Parshas Naso is notable for its length, and its length is notable for its redundancy. The Torah minces no words, and therefore we understand that the repetition in the description of the Mishkan’s inaugural service is purposeful and laden with meaning. Rabbi Avigdor Miller, zt”l, explains that this is a reflection on the importance and centrality of the Mishkan.
“And the nesi’im brought their offering” (7:10).
The purpose of the offerings by the nesi’im was to enhance the honor of the service. When the most important men demonstrate their service to Hashem, the people become greatly influenced. “The princes of the peoples [the tribes] are gathered together, the people of the G-d of Abraham; for when the shields of the land [the leaders] belong to G-d, He becomes greatly exalted” (Tehillim 47:10).
Wealth and power are given solely to be used for adding to Hashem’s honor. “Why is the property of the wealthy confiscated by the [gentile] government? [One reason:] Because they did not use their power to prevent transgressors from sinning” (Sukkah 29A, B). When the wealthiest became reformers and assimilationists, they caused the greatest havoc. Sir Moses Montefiore, who was the most important Jewish dignitary in England, left a tremendous impression on the Jewish nation.
Because the nesi’im honored the service of Hashem, they were given the privilege of offering ketoret. Montefiore, by his loyalty to Torah observance, produced a fragrance of immense honor to Hashem’s Torah; similarly, when any powerful or prominent Jew demonstrates his fervent loyalty to Hashem, it is a ketoret offering to Hashem. All the offerings of the nesi’im were accompanied by the Minchas N’sachim, as required by the Torah, consisting of a minchah offering and also a wine offering as specified in Bamidbar 15. The Minchas N’sachim is not mentioned, for it is understood that this is required; but the ketoret is mentioned because it is exceptional – solely in this instance – that anyone could donate it.
“And he who presented his offering on the first day was Nachshon ben Aminadav of the tribe of Yehudah” (7:12). We might ask why the Torah did not merely say, “These offerings were brought by each of the nesi’im; on the first day was Nachshon ben Aminadav of the tribe of Yehudah, on the second day was Nathanel ben Zuar…” instead of repeating for each of the nesi’im individually all the details of his offering. All brought exactly the same offerings, and therefore it might appear as an unnecessary expenditure of the priceless Torah text merely to repeat again and again the same description.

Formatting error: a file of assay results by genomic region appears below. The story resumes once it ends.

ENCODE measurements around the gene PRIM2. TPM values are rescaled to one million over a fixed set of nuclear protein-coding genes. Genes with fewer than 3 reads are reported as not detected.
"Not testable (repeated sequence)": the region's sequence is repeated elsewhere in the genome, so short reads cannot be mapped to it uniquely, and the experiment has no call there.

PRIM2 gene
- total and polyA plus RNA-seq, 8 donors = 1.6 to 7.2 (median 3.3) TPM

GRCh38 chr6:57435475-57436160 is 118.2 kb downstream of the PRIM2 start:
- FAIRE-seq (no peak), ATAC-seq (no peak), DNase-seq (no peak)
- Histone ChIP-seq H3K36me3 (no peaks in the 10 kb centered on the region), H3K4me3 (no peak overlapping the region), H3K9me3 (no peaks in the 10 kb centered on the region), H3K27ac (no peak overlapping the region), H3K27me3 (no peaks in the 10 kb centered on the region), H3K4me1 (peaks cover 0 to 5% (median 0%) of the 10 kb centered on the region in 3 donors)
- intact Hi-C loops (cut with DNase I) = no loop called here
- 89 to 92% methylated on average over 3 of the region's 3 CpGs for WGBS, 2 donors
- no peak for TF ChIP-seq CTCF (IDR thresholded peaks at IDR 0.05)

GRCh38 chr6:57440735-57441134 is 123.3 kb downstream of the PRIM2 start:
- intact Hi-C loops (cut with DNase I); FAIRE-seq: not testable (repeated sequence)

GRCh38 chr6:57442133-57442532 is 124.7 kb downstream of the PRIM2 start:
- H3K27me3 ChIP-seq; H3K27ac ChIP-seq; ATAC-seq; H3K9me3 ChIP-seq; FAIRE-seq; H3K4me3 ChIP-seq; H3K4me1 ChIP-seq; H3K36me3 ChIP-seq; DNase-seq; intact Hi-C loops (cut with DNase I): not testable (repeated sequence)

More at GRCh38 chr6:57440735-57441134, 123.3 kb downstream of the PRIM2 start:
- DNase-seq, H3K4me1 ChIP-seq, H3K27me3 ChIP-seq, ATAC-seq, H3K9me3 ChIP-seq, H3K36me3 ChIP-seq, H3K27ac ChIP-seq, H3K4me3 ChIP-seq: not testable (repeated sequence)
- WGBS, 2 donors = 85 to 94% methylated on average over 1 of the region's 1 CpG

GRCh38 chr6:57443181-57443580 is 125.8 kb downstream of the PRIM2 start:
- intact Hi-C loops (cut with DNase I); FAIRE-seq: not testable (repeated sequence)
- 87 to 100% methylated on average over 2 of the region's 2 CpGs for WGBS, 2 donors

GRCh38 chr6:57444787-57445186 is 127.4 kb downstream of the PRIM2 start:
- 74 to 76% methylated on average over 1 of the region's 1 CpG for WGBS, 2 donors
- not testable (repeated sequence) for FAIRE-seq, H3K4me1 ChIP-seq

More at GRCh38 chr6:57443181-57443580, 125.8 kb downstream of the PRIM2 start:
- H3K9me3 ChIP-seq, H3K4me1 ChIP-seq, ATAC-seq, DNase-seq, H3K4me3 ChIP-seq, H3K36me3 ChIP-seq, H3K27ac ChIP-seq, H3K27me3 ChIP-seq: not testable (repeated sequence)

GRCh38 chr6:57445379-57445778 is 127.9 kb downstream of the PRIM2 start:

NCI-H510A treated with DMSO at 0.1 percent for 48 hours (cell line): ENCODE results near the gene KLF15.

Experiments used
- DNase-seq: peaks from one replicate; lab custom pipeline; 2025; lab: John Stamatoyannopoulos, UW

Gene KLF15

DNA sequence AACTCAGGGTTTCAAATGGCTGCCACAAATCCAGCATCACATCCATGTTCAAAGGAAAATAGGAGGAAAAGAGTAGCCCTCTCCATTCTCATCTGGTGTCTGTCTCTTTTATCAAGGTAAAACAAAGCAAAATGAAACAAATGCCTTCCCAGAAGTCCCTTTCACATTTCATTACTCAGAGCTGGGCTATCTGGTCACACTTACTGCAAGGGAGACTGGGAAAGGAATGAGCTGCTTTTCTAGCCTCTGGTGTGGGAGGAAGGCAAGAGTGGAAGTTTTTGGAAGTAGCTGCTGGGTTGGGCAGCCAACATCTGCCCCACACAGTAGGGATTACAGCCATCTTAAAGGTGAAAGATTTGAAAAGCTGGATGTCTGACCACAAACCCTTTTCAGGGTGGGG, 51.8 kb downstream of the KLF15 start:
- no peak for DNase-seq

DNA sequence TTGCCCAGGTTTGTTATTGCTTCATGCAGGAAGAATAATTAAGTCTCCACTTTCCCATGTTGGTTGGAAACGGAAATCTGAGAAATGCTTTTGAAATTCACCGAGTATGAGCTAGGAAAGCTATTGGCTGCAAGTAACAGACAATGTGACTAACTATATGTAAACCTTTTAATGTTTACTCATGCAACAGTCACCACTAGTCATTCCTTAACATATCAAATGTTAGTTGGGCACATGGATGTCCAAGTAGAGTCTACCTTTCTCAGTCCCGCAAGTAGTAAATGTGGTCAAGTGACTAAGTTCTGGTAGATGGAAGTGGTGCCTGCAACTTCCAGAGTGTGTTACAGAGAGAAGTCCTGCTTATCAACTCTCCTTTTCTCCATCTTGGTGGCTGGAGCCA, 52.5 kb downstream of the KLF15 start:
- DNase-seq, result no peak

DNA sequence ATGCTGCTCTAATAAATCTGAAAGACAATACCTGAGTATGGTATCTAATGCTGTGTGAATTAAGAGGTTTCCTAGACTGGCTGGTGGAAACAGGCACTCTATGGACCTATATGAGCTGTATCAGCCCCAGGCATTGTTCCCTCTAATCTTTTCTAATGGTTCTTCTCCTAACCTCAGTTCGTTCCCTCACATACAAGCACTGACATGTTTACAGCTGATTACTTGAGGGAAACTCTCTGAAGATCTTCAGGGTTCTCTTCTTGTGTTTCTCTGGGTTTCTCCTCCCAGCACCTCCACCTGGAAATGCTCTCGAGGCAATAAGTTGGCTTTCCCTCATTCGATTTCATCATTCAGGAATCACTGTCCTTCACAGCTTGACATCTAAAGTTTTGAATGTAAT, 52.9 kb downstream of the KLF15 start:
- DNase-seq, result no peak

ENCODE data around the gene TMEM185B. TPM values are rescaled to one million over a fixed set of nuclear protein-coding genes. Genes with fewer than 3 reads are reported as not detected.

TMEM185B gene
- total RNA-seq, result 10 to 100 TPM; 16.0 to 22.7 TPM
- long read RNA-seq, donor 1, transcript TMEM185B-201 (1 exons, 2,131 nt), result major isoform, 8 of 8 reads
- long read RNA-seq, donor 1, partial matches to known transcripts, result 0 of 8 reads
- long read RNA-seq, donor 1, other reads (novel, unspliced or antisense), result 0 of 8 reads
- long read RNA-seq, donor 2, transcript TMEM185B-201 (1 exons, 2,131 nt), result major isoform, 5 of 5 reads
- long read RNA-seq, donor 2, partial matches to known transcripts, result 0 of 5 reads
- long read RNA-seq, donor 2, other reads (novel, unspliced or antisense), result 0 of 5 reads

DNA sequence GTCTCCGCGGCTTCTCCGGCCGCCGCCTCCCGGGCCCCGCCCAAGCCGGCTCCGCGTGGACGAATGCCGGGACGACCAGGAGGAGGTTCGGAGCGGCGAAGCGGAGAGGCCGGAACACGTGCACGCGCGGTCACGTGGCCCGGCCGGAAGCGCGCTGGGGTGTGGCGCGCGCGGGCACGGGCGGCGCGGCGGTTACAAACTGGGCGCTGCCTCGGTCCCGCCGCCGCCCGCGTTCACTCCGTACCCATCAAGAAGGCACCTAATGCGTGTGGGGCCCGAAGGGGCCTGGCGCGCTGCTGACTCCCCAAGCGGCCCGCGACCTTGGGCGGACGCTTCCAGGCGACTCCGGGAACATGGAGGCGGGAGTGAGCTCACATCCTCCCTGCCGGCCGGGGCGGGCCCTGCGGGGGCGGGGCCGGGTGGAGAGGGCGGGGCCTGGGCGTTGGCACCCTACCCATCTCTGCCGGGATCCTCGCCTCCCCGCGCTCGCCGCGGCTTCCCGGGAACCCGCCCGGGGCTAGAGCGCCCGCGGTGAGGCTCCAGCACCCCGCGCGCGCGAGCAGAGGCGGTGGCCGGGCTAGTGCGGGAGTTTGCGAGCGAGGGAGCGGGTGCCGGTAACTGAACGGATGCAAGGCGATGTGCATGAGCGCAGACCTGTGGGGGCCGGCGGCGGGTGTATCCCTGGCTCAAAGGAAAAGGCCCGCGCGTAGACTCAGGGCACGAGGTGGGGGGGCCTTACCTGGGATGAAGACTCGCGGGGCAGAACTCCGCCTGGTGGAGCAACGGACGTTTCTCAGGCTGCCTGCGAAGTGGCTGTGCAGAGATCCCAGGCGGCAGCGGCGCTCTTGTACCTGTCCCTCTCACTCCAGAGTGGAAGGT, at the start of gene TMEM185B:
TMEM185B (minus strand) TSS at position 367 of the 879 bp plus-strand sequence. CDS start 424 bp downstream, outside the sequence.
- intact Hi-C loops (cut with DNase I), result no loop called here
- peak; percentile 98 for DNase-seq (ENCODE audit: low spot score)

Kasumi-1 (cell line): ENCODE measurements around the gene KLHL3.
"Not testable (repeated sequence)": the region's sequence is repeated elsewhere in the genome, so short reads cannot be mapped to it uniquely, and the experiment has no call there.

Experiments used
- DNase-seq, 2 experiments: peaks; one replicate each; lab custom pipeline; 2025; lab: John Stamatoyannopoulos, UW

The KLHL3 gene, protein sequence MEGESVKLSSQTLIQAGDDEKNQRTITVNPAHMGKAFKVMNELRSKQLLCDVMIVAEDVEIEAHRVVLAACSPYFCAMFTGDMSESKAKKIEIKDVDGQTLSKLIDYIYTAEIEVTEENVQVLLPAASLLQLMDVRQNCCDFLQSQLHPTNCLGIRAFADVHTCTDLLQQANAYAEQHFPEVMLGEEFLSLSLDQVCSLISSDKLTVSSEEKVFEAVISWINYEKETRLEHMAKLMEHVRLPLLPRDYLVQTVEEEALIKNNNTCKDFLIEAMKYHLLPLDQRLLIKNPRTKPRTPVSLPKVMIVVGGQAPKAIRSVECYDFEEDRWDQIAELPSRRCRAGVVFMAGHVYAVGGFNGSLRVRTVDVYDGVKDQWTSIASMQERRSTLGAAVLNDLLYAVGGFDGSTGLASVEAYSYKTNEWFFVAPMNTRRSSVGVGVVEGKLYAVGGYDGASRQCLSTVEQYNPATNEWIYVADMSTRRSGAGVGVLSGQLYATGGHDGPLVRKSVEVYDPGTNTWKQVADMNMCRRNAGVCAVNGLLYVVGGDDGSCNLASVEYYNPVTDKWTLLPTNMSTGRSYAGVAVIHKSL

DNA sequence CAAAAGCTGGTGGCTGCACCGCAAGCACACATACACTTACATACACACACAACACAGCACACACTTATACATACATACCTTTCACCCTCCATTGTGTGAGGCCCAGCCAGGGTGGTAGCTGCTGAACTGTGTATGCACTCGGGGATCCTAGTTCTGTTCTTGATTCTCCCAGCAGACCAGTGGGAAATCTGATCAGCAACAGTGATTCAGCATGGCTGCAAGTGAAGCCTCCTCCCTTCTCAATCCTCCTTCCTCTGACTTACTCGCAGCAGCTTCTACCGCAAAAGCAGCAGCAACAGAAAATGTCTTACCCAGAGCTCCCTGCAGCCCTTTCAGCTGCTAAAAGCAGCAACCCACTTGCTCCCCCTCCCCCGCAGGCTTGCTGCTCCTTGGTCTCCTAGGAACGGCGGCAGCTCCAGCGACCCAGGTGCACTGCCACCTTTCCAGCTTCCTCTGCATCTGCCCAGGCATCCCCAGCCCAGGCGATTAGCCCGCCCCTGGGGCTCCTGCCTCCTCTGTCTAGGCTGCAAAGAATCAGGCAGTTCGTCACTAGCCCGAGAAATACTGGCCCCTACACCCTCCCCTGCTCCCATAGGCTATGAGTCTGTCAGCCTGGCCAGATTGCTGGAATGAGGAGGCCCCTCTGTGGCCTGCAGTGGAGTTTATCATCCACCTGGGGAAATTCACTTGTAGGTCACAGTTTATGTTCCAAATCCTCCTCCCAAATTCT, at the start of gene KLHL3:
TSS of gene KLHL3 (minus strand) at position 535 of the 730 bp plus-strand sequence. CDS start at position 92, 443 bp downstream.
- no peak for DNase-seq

But we must keep in mind the Mishkan had been declared by Hashem (Shemos 25:8, 29:45) to be His place of residence, thus making this the center of the entire universe. The dedication of the Mishkan was no less important than the Creation of the World: “A Mikdash of Hashem that Your hands established” (Shemos 15:17); “the handiwork of the righteous ones [that fashioned the Mishkan] is even greater than the creation of heaven and earth” (Kesubos 8A), and they are the Creator’s hands. Thus every day of the dedication-offerings by each of the nesi’im was no less momentous than the appearance of a new sun in the heavens that filled the world with its light.
Each of the nesi’im came with his offerings and incense to enhance the splendor of Hashem’s palace. If we would understand the vastness of the importance of Hashem’s residence among the sons of Israel, we would surely realize that each day of the dedication deserves to be repeated in the Torah.
Compiled for The Jewish Press by the Rabbi Avigdor Miller Simchas Hachaim Foundation, a project of Yeshiva Gedolah Bais Yisroel, which Rabbi Miller, zt”l, founded and authorized to disseminate his work. Subscribe to the Foundation’s free e-mail newsletters on marriage, personal growth, and more at www.SimchasHachaim.com.
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